Graduate Thesis Or Dissertation

 

Effects of clearcutting a Douglas-fir stand upon small animal populations in western Oregon Public Deposited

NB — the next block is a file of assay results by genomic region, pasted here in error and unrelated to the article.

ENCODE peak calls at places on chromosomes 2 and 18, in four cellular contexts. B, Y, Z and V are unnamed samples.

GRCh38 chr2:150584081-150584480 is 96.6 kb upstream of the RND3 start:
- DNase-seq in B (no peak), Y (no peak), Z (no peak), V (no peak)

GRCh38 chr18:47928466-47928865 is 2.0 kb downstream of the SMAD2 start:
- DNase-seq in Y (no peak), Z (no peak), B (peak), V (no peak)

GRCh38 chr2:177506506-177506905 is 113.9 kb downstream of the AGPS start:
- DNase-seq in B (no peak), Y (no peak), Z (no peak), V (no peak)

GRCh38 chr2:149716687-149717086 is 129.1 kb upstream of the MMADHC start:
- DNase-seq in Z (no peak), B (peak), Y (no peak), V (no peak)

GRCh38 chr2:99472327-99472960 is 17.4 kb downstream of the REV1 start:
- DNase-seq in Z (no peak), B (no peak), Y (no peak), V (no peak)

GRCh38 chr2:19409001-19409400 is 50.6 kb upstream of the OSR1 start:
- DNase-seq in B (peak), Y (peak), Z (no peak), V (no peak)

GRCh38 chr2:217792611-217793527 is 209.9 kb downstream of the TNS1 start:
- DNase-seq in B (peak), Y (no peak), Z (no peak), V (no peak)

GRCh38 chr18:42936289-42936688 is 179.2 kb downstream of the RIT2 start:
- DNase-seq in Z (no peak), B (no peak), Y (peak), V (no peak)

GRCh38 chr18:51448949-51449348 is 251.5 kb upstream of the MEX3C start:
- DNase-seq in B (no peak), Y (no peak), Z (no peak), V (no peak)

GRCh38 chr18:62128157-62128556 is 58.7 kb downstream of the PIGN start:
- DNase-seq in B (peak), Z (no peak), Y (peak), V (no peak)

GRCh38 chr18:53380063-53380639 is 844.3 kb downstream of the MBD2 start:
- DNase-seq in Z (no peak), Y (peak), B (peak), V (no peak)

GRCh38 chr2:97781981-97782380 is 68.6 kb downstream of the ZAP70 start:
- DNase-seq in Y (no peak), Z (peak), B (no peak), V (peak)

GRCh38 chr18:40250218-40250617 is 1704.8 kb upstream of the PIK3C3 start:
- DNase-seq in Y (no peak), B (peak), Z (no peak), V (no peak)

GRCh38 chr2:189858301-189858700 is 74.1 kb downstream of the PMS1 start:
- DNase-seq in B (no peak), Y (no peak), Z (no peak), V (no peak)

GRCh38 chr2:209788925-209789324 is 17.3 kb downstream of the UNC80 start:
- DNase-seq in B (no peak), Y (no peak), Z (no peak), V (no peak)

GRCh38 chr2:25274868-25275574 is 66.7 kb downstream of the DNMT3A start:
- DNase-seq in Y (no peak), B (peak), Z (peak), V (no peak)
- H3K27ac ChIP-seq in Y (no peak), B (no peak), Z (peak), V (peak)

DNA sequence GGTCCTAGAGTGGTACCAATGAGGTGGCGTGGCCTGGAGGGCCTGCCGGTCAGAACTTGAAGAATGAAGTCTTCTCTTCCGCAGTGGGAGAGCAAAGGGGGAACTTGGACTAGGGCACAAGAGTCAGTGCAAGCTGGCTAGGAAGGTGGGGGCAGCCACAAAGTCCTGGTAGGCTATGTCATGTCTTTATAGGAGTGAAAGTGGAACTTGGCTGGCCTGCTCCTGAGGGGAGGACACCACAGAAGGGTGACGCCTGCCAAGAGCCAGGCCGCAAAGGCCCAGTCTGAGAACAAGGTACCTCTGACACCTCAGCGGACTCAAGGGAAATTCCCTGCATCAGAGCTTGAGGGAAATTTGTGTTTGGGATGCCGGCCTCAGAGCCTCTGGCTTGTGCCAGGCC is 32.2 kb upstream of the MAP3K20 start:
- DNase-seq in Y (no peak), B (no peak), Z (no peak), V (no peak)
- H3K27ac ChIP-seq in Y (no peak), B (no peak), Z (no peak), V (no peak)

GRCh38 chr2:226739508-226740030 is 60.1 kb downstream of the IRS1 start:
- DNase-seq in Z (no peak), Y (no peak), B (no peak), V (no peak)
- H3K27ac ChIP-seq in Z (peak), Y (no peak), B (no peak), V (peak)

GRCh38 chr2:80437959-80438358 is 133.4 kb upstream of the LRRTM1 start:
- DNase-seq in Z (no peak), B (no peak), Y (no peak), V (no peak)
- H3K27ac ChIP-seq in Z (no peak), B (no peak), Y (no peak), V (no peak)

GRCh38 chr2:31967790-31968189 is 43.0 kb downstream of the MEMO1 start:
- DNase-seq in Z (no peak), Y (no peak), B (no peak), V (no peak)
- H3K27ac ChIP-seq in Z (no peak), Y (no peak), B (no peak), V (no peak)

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  • An ecological study of small forest mammals was conducted from 1964 to 1970. The objectives were to obtain chronological information relative to the effects of current logging practices on vegetational succession and small mammal populations. The locale of the study was in the west-central Cascade Mountains of Oregon. The principal timber species was Douglas-fir, Pseudotsuga menziesii. The climate was characterized by heavy precipitation in the winter and dry summers. Snowfall varied from slight to heavy. Elevation was 3000 feet. The study areas were composed of a 125-year-old timbered control unit, a clearcut non-burned unit, and a clearcut slash-burned unit. Density and distribution of the small mammals were determined by live-trapping and release of marked animals. Reproductive information of some species was noted. Home range areas was computed for the more numerous species of rodents. More than 4530 individual small mammals of 23 mammalian species were marked on the three areas during the six years of the study. Over 90 percent of the total animals caught consisted of five species: Sorex spp, Eutamias townsendii, Peromyscus maniculatus, and Microtus oregoni. The small mammal densities varied from year to year. They were comparable between units on a monthly basis except for the unburned clearcut unit which differed for a year following logging. Shrew numbers, abundant in the forest, were less on the unburned and sharply reduced on the slash-burned unit. Deermice, scarce in the closed forest, increased greatly in numbers on the clearcuts. Chipmunks were abundant in the forest, less on the slash- burned clearcut unit, and sharply reduced in numbers on the unburned unit. Creeping mice were scarce in the forest but their numbers erupted on the clearcuts. Snowshoe hares were, caught periodically in the timber but not on the clearcuts. Some species, caught infrequently or known only by sign, are expected to increase and become more numerous as the vegetation becomes brushier. These include the snowshoe hare, mountain beaver, porcupine, and the pocket gopher. The results of this study suggest that more information is required relative to the diet of the small mammals. Effects of vegetational manipulation, by selective cutting practices or by the use of herbicides on small mammals should be examined.
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